Most bizarro budget moves Congress made in 2013

December 20, 2013: 4:00 AM ET
bizarre budget moments
Sure, Congress cut a small budget deal in 2013. But that minor victory can't compensate for many of the nutty things lawmakers did on the fiscal front this year.
NEW YORK (CNNMoney)

Sealed documents, cowardly maneuvers, losing strategies, and a hypocritical about-face.

Members of Congress haven't been playing with a full deck for several years now when it comes to the budget. But they still managed to come up with some seriously bizarre moves on the fiscal front in 2013.

1. How would you reform the tax code? We won't tell ... for decades

No lawmaker wants to go on the record with a politically unpopular proposal ahead of a long, complicated negotiation.

But keeping such proposals confidential for 50 years -- longer than presidential records are sealed? Seems a smidge much.

Yet that's just the cone of silence the Senate Finance Committee offered senators who agreed to lay out their favorite tax breaks.

Of course, the way things are going on Capitol Hill, tax reform may not actually get under way until December 31, 2064 anyway.

2. Stand up and be counted on the debt ceiling? Um, no thanks

Raising the debt ceiling is a necessary evil if lawmakers want to make good on their spending commitments and don't want the country to default on its debt. But it's also become a politically toxic vote.

So Congress has found clever, convoluted ways to effectively raise the nation's borrowing limit without actually publicly approving an increase.

Twice this year lawmakers agreed to temporarily "suspend" the debt ceiling. Doing so allows the Treasury Department to continue borrowing to pay the country's bills, thereby averting default. Then, when the suspension ends, the debt limit is reset to the old cap plus whatever Treasury borrowed during the suspension period.

The latest suspension expires on February 7.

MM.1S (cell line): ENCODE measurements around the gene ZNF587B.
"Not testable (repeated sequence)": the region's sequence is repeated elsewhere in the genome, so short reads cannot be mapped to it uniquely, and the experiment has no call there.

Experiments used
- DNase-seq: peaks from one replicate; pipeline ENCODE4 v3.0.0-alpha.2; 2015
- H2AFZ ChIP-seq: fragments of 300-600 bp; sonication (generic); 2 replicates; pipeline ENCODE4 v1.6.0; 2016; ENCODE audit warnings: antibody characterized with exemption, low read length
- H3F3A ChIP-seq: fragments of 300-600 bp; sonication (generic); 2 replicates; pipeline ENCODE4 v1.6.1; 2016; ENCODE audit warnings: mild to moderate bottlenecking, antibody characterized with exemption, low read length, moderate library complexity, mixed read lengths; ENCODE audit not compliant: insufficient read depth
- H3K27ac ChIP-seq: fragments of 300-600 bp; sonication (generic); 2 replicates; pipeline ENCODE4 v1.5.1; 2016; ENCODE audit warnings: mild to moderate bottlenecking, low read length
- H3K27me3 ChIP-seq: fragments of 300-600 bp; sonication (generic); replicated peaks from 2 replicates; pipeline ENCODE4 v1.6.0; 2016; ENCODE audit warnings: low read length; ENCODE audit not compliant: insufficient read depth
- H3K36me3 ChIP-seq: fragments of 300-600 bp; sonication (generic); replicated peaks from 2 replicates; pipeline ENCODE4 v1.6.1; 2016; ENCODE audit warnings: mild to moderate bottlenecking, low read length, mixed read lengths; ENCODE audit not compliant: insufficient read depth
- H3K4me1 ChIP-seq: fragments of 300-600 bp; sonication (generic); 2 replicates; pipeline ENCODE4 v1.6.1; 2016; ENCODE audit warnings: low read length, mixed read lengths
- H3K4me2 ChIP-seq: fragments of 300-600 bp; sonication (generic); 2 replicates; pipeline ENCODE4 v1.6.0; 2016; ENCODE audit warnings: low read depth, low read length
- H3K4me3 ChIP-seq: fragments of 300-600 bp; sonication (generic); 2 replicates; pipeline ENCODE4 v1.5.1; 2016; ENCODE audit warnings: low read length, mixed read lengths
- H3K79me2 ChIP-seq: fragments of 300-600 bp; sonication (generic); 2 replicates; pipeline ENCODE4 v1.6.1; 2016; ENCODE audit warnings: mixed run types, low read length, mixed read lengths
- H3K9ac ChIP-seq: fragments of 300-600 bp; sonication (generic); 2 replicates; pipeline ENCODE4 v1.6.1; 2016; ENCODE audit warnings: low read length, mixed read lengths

Don't be surprised if lawmakers opt for the same trick again in 2014.

3. Spending cuts across the board! Oh no, wait...

The forced budget cuts known as the sequester -- widely derided as a dumb way to cut deficits -- were supposed to hit thousands of programs, projects and activities equally.

That is, until they actually went into effect.

The furlough of 15,000 air traffic controllers caused all sorts of hairy delays at airports, public uproar and plenty of media coverage.

So lawmakers did an about-face and loosened up the funding rules so that the furloughs could be canceled. But they left in place most of the rest of the sequester, much to the anger of those most directly affected by it.

4. Shut the government when you don't get what you want. Then reopen it after not getting what you want

A band of conservatives in the House and Senate, egged on by outside groups and ignoring advice from many in the Republican Party, forced a 16-day partial government shutdown in October.

Why? They insisted that Obamacare be repealed. And if it couldn't be repealed, they wanted it delayed.

Neither was ever going to happen. That was clear to everyone, including those pushing the shutdown strategy. Yet they persisted.

Related: What the next debt ceiling fight will look like

As a result, hundreds of thousands of federal workers were furloughed, taxpayers inconvenienced, federal projects and services delayed, and fellow lawmakers from both parties outraged.

To boot, Congress in the end also voted to pay federal workers who'd been furloughed for the time off, since they did nothing to cause the shutdown. That may have been the right thing to do by the workers -- who shouldn't have had to pay for political grandstanding. But let's not pretend the whole exercise wasn't a waste of taxpayer money ... and patience.

5. Oh, look! Congress votes to do its job

The deal Congress finally passed to re-open the government also required lawmakers to do what they, um, were elected to do: Negotiate a budget.

Setting the lowest of expectations, the chosen negotiators cobbled together a deal that will help prevent budget standoffs for at least another year and a half and replace part of the sequester for 2014 and 2015.

That's better than nothing, but not by that much. The deal would still leave in place the majority of the sequester, doesn't move the needle on entitlement or tax reform and leaves open the possibility for another debt ceiling fight this winter, something the negotiators were prohibited from considering in their deliberations.

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